The periodic skirmishes between regulators and legislators of the National Association of Insurance Commissioners and the National Conference of Insurance Legislators are right up there with the long running feud between the Hatfields and McCoys.

Or maybe in keeping with more current rivalries and the opening of “The Dark Knight,” the Batman and Joker (you decide which one you want to be.)

In fact, during a very frank and hopefully productive dialogue session at the summer NCOIL meeting, the history was detailed by Florida state Sen. Steven Geller, D-Hallendale, and former president of the Troy, N.Y.-based organization. Geller recounts how both groups have had a changeable relationship, sometimes working in harmony but often at odds. The ride has been a little bumpy at times.

Geller recalled how many NCOIL members would think that they were working with the NAIC only to have what they thought was agreed upon ignored at a later date.

West Viriginia Insurance Commissioner Jane Cline, currently NAIC vice president, did not recount the NAIC’s version of how the 2 entities have interacted. However, she noted that the large panel of commissioners present at the meeting was a good indicator that the organization, based in Kansas City, Mo., is looking forward and continues to be serious about working with state legislators.

It is a good thing for both groups, given the current climate for change now being exhibited in Washington.

Looking back is great because it provides the continuity needed to understand each other and ourselves and where we were right and where we could have bended a little, or in some cases, a lot.

One wonders whether turf issues will matter much if the turf up for grabs is in sight of a white dome and not gold ones.

Looking ahead is even better. And for those who are serious about continued state regulation of insurance, absolutely critical.

While the common wisdom is that in an election year, it is not likely that either an Office of Insurance Information or an Optional Federal Charter will become law, there is one truth that remains.

A threshold has been passed. What was once more of a hypothetical argument is now considered a real possibility. By some, it is considered an eventuality, although that may be premature.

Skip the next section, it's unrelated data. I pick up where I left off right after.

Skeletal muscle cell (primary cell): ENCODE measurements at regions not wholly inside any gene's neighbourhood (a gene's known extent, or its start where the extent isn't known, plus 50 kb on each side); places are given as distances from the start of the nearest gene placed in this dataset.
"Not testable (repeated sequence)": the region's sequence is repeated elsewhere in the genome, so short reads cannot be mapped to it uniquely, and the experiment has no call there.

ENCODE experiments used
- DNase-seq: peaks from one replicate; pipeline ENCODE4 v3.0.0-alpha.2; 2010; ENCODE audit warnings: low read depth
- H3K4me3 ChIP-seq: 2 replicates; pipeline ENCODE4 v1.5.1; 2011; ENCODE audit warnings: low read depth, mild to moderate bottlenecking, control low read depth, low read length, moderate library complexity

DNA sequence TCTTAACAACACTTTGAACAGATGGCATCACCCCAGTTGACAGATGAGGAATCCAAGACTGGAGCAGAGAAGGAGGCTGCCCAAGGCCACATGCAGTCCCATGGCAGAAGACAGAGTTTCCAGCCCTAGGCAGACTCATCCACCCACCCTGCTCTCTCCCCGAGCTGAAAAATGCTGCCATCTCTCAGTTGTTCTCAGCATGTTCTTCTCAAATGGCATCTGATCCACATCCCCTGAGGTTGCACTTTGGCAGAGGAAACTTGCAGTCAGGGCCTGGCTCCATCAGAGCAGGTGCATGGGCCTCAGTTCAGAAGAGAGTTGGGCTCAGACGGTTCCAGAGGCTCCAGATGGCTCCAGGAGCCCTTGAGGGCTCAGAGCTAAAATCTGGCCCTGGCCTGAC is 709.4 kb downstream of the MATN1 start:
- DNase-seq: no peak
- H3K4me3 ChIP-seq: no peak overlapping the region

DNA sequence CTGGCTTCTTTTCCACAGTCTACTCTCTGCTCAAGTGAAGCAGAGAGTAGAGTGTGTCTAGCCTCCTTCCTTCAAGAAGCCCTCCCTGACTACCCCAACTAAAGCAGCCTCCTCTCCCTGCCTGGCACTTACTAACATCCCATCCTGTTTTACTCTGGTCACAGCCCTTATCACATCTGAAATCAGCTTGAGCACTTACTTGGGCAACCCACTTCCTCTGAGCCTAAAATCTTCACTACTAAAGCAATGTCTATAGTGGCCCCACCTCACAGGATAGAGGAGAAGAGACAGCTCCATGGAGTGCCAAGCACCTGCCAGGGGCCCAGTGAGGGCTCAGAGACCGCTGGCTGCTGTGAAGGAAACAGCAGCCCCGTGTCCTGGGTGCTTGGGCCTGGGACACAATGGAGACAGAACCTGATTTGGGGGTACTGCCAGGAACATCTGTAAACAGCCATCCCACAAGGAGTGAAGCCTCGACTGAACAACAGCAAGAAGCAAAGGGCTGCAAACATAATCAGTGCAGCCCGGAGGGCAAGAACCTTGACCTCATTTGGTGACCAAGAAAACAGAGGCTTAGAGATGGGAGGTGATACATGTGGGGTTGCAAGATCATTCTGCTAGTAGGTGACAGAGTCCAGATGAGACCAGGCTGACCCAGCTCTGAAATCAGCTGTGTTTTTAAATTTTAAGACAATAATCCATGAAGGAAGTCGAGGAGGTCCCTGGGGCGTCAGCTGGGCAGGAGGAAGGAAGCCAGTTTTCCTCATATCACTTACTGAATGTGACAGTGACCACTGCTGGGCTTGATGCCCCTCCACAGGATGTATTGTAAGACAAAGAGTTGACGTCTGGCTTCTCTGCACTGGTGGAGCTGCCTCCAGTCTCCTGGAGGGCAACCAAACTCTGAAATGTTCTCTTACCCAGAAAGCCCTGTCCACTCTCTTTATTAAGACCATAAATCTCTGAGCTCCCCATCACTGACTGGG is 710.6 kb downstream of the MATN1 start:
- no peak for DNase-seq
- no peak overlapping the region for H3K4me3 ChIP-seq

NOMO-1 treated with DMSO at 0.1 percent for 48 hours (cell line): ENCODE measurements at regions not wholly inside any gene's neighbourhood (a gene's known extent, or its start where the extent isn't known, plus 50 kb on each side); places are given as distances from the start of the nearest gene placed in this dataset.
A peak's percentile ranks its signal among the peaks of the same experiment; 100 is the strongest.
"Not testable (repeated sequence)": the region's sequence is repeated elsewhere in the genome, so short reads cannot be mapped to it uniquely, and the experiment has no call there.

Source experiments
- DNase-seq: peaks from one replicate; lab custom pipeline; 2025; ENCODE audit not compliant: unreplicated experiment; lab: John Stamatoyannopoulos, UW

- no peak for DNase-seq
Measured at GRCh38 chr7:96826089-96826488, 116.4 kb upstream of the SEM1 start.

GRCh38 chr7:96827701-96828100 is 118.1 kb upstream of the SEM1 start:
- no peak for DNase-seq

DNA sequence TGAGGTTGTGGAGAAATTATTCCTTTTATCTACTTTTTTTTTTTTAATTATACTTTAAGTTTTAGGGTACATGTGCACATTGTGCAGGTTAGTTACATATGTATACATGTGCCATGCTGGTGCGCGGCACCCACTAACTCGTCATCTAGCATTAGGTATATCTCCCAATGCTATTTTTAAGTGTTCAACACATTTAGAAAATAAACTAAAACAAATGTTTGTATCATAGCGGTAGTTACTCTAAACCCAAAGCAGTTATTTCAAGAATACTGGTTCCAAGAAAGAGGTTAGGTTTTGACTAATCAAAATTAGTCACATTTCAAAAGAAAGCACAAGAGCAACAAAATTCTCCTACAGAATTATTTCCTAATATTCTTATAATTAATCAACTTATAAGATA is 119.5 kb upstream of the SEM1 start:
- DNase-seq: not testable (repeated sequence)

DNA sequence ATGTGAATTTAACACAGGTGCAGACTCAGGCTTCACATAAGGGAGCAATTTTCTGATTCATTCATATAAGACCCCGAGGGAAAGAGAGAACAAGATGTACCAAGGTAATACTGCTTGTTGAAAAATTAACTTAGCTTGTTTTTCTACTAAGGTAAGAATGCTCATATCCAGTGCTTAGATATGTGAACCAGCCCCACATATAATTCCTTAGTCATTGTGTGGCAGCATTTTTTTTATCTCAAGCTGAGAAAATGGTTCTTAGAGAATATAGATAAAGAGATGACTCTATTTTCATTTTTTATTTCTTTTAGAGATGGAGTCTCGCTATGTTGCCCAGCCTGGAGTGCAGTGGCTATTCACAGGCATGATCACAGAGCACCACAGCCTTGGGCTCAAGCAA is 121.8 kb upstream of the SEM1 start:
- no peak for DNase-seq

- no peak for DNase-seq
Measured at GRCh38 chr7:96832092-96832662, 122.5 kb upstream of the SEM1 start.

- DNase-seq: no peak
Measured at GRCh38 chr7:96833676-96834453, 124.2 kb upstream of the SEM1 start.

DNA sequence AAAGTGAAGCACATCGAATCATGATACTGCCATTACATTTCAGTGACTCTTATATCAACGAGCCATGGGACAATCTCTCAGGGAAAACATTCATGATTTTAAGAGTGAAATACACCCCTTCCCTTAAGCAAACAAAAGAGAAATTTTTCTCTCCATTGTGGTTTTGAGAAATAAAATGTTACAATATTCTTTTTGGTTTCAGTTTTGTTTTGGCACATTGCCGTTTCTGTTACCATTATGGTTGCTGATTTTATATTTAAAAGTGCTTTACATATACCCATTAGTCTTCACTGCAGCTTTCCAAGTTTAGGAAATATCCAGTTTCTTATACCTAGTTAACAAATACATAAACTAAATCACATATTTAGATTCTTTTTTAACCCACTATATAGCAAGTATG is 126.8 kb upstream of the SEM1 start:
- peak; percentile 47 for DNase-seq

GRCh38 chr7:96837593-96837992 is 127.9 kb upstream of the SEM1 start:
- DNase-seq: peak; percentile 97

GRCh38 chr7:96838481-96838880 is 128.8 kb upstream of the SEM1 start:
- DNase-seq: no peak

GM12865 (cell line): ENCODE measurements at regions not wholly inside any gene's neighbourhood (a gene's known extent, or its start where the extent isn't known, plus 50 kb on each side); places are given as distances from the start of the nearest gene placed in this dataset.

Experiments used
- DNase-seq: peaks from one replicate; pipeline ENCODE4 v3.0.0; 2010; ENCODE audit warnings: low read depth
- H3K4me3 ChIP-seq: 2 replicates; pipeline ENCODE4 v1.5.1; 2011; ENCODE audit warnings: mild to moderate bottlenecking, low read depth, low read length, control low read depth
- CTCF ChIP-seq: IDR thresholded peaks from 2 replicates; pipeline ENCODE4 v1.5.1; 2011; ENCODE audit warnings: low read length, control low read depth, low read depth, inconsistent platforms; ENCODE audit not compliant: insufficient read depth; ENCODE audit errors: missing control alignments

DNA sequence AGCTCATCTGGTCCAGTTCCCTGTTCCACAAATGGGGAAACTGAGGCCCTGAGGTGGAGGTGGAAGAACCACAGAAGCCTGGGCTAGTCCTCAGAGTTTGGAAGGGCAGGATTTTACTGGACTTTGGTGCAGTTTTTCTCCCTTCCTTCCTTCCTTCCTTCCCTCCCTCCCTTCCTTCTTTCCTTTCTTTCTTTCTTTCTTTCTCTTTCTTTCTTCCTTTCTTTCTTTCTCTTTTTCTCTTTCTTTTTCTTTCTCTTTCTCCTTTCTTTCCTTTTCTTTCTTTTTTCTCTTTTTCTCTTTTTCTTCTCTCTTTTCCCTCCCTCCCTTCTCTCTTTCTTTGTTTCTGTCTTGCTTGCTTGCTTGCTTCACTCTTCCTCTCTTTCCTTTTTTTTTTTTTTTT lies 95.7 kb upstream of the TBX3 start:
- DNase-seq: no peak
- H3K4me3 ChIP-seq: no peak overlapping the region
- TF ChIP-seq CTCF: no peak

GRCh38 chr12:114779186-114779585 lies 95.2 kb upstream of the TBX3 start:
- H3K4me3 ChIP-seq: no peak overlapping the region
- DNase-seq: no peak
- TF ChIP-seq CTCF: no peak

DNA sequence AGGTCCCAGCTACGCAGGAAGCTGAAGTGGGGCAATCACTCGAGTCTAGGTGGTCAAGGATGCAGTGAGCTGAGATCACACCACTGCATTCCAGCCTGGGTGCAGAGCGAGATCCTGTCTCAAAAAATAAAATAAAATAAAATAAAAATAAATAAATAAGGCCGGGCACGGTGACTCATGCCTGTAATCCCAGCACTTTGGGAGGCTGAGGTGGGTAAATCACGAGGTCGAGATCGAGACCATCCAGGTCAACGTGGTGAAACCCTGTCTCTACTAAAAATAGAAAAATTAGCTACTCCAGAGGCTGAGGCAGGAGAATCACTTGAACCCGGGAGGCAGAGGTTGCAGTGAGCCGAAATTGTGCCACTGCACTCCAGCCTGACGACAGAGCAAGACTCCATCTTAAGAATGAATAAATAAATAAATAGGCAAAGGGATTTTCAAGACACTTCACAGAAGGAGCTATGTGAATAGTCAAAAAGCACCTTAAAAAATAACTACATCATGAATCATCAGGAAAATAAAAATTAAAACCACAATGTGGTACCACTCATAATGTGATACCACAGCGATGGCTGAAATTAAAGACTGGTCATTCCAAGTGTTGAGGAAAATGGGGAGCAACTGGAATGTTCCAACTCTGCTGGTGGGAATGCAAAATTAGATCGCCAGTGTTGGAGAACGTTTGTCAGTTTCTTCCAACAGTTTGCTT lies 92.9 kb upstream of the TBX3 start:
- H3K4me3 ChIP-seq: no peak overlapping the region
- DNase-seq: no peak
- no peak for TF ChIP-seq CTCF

What will help forge more cooperation and collaboration is clarity.

The NAIC needs to be clear that it still supports state regulation.

Sandy Praeger, NAIC president and Kansas insurance commissioner tried to offer that clarity when she told legislators that NAIC is opposed to “unnecessary federal expansion. We have good, efficient state regulation. We do think that an OFC could lead to regulatory arbitrage and a race to the bottom.”

However, she continued, regulatory modernization without losing consumer protections does have a place.

She added that the OII bill really just clarifies and narrows authority over international law already vested with the federal government, and could actually protect state authority.

Unfortunately, there are those who will not parse the difference between opposition to an OFC and conditional support for an OII. They will view an OII as an OFC on training wheels.

NCOIL needs to be clear that it will not let the anger that was obviously evident during the joint dialogue session choke what could be a very productive and really crucial offensive in efforts to maintain state authority.

It seems that several legislators who spoke including George Keiser, R-Bismarck, N.D, are ready to take that step. Keiser said “I hope in the future that we can work as partners. No one is well served by fighting.”

And, both groups could pay more heed to consumer representatives because consumers are their ultimate constituents. They are the ones that will benefit from an end to the bickering.